Hemp has been legal in Florida since 2017, but state researchers say that the Sunshine State’s unusual climate means it could be years before private farmers can sign up to try the new crop.
Florida wants to make sure hemp isn’t invasive in its warm, humid climate, according to Growing Produce, a trade publication for specialty crop growers.
Most of Florida is considered a humid subtropical climate, but south Florida is the only tropical area in the mainland U.S. That could change how hemp performs.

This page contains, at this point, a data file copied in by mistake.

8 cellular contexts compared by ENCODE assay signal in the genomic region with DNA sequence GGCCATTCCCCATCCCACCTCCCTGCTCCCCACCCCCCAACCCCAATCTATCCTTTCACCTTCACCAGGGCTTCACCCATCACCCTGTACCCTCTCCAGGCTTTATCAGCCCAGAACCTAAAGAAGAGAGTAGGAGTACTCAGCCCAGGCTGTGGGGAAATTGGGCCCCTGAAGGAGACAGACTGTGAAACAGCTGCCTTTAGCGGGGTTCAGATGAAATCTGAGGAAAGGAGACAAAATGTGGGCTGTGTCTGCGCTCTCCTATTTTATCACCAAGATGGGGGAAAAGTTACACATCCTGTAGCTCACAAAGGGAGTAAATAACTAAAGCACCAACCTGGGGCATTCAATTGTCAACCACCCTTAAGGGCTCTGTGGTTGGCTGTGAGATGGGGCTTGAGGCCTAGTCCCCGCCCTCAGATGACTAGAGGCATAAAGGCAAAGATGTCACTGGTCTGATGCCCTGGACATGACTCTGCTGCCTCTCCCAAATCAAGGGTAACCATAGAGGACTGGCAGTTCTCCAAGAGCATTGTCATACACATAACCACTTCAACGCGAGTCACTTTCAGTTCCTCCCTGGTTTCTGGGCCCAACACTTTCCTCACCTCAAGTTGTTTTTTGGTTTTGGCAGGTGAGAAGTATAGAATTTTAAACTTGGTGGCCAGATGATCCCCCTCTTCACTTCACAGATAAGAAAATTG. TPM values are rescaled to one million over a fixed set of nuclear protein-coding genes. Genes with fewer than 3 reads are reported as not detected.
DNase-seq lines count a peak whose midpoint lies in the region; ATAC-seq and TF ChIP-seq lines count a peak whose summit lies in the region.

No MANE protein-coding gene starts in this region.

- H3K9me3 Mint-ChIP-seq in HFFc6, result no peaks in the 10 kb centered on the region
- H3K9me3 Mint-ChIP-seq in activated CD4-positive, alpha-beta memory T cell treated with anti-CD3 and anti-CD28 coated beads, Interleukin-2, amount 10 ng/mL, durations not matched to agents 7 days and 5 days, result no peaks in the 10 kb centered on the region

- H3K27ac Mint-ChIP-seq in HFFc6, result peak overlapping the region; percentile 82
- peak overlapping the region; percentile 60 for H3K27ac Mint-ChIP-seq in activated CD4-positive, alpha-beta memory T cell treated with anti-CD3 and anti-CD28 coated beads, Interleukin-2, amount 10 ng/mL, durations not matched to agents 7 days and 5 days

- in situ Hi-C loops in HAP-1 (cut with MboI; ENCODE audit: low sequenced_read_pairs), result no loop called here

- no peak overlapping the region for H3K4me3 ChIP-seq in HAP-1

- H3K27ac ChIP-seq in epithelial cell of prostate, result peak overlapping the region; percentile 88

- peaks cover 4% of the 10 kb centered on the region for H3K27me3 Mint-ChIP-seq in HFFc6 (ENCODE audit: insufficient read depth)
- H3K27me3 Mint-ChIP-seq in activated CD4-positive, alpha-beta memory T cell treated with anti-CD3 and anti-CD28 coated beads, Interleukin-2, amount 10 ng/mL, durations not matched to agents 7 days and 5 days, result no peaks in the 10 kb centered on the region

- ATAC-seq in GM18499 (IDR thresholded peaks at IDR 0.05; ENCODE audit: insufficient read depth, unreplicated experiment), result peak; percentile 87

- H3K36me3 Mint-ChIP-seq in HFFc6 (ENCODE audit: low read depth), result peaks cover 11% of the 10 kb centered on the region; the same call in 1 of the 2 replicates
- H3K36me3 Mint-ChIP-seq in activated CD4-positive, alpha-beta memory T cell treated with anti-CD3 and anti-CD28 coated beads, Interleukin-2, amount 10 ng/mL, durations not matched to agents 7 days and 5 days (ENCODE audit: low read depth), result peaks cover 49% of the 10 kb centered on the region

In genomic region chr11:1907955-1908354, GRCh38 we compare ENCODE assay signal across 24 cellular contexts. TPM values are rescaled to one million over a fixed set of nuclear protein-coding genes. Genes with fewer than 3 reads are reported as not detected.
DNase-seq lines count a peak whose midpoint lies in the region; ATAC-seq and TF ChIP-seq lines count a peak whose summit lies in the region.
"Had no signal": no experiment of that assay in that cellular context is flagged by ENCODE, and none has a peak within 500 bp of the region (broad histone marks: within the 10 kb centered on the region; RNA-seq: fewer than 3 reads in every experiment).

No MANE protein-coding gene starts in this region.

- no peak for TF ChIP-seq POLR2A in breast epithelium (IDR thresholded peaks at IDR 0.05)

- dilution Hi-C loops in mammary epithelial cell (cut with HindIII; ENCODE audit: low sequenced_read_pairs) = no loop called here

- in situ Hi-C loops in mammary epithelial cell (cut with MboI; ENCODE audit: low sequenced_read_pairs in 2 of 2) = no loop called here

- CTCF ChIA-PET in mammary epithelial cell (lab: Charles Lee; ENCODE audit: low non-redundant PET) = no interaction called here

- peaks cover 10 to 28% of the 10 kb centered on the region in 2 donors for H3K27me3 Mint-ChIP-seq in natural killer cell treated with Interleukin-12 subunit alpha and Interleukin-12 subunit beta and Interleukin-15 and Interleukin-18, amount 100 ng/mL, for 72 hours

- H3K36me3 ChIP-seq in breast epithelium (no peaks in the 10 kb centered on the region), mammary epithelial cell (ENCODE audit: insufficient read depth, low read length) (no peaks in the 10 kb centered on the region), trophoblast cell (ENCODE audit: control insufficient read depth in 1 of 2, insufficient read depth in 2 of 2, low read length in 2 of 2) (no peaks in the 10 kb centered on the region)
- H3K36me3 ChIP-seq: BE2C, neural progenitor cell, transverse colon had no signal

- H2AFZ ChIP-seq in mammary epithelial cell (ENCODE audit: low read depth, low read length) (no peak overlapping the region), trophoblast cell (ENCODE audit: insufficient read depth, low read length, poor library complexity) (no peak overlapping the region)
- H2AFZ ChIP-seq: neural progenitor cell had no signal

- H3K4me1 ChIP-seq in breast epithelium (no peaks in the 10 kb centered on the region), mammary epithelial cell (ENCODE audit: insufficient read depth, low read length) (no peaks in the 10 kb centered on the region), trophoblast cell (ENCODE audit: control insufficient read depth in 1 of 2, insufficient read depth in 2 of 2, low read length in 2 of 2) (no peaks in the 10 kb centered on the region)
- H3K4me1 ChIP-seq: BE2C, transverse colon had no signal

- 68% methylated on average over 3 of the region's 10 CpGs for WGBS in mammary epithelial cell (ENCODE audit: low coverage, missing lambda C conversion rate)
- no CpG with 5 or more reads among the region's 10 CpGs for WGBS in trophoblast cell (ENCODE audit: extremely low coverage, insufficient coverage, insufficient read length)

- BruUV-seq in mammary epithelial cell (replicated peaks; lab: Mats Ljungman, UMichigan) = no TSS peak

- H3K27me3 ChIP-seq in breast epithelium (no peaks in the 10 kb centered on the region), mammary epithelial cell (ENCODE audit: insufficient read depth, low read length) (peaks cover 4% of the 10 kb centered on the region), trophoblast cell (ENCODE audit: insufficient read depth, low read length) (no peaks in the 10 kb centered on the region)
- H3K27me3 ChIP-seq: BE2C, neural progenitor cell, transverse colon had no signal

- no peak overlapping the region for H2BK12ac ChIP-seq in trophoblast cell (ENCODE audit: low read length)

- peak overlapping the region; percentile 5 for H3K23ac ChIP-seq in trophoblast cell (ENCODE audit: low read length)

Robert Gilbert, chairman of the University of Florida’s Agronomy Department, said future sustainability of an industrial hemp industry in the Sunshine State requires a preliminary assessment of the crop and cropping systems prior to commercialization.
“We are in the process of choosing locations in south, central and north Florida to encompass the broad range of climate and soils where hemp may be grown,” Gilbert said.
Jerry Fankhauser, assistant director of the Florida Agricultural Experiment Station, said Florida’s ability to produce hemp for a burgeoning oil, fiber and feedstock industry is appealing, but still daunting.
“Given the challenges associated with obtaining industrial hempseed from other states, Canada and even Europe, it may be late 2018 into 2019 before the first trials are in the ground,” he said.